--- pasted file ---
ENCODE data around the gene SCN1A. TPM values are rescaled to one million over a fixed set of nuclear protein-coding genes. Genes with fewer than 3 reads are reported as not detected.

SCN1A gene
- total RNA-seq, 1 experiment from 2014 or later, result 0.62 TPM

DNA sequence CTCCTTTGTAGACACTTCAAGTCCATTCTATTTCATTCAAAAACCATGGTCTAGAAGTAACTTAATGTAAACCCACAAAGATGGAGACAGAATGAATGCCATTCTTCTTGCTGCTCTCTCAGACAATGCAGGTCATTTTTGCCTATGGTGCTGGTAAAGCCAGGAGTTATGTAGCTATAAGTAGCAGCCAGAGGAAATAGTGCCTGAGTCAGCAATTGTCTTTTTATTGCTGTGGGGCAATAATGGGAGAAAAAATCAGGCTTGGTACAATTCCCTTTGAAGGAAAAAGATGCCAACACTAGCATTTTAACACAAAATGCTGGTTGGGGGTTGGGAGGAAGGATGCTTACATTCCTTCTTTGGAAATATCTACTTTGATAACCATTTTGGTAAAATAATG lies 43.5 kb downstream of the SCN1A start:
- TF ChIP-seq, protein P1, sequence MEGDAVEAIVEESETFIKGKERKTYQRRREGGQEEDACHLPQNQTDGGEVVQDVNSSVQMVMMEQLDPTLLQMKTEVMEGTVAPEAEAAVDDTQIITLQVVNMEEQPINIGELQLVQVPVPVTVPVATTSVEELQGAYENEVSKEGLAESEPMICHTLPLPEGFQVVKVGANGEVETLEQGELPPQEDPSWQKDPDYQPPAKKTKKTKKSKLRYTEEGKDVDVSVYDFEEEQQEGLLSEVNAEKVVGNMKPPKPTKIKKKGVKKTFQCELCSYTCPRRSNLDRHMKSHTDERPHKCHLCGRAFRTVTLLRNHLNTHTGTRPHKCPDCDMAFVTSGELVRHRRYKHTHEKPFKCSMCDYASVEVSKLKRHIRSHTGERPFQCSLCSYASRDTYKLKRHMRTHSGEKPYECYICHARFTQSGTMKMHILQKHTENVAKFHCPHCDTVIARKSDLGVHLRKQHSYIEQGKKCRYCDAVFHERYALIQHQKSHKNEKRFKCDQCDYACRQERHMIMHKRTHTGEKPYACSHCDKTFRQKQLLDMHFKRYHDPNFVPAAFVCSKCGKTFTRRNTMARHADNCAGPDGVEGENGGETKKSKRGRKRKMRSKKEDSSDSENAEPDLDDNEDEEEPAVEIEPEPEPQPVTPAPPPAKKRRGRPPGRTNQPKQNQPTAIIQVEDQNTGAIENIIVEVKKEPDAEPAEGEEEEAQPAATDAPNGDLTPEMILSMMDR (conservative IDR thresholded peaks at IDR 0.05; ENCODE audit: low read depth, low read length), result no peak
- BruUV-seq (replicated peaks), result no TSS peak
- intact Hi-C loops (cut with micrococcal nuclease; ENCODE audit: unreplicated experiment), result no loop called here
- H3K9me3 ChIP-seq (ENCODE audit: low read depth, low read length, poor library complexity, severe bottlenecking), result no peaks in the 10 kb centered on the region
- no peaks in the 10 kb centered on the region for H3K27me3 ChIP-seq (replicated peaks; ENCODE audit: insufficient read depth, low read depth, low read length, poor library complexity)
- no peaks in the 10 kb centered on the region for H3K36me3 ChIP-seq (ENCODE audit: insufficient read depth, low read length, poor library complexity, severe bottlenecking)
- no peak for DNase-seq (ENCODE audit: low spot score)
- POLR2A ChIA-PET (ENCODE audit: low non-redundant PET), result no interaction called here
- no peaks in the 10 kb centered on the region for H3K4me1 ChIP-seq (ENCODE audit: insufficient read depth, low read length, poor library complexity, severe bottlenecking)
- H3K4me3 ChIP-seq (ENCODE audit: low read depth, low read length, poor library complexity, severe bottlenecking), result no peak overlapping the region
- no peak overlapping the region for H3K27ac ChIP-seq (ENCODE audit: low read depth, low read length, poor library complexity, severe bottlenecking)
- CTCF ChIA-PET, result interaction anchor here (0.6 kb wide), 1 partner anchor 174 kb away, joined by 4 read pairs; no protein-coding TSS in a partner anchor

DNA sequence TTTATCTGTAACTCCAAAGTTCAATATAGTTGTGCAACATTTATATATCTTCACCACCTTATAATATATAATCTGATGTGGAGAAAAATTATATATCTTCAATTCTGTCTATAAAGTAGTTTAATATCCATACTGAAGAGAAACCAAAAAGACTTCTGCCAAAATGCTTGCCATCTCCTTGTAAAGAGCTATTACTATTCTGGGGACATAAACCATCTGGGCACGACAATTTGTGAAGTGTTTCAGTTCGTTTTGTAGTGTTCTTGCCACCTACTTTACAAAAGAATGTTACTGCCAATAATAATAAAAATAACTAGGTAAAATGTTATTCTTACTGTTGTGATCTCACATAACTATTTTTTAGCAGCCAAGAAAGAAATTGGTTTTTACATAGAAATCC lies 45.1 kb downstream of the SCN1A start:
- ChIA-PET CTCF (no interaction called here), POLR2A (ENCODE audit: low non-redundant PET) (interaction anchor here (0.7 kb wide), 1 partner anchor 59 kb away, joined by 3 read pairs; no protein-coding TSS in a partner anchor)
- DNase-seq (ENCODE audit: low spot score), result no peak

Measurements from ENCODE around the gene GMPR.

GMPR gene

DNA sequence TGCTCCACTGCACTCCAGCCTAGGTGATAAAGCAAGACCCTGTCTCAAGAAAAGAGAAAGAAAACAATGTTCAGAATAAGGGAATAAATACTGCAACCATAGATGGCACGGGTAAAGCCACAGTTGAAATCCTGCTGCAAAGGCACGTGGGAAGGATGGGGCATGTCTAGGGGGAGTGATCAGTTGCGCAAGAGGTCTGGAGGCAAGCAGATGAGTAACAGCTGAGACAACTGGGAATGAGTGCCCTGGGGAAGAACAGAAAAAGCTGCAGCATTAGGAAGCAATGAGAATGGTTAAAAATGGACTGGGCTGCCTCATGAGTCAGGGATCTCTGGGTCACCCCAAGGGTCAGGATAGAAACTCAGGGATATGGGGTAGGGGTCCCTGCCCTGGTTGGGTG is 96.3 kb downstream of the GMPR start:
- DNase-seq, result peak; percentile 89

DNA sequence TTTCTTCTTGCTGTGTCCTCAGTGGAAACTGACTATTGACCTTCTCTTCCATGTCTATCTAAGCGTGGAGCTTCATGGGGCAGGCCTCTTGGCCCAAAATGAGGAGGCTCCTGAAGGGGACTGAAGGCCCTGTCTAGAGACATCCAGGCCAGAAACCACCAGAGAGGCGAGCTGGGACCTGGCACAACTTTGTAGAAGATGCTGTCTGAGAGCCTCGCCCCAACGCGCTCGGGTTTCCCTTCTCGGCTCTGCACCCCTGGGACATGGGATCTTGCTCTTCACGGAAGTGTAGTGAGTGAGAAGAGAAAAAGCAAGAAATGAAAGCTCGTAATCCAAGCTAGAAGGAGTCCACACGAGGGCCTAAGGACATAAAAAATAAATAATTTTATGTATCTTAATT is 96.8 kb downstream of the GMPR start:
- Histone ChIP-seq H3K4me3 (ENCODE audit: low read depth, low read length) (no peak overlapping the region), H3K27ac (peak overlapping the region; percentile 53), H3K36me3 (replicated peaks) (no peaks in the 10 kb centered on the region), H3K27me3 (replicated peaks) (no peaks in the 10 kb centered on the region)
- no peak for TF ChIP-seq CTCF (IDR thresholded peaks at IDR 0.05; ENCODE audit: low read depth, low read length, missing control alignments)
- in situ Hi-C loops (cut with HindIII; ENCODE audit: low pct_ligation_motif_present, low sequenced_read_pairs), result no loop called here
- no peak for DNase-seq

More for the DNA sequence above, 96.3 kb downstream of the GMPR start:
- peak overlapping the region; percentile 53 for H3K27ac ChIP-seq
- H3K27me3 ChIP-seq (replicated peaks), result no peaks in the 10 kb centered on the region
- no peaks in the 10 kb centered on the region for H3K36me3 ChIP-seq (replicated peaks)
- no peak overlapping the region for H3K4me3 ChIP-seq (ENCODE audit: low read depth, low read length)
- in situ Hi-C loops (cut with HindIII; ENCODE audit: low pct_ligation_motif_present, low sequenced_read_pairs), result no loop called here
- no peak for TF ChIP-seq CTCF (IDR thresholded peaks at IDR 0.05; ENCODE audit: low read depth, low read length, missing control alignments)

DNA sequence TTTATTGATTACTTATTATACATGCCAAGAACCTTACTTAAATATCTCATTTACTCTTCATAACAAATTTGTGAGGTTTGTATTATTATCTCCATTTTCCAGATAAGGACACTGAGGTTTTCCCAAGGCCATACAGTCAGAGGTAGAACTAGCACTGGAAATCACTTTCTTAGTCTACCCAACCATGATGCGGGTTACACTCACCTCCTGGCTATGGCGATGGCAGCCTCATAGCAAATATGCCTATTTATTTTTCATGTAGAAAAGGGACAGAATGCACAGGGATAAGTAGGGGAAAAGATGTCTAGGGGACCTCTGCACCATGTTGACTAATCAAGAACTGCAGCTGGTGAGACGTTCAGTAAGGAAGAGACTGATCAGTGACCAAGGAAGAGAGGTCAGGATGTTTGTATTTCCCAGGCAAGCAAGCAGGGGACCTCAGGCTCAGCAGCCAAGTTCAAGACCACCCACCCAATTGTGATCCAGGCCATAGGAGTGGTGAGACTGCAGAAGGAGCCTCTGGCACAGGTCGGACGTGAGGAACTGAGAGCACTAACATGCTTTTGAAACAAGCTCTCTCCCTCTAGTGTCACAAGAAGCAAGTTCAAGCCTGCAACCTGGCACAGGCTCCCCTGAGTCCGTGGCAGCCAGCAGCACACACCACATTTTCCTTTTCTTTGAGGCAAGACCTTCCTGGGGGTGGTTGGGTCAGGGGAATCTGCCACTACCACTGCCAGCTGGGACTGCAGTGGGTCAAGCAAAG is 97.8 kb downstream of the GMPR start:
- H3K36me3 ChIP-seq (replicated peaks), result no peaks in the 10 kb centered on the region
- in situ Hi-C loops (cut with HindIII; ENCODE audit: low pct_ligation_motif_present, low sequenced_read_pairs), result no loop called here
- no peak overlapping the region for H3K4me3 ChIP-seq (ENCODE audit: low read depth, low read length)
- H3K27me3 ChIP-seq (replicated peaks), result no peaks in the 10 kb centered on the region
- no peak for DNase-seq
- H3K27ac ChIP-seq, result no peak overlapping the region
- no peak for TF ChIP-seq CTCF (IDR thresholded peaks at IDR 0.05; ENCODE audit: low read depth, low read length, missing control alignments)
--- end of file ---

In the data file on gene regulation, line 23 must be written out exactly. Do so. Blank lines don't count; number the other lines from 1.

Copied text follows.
- DNase-seq, result peak; percentile 89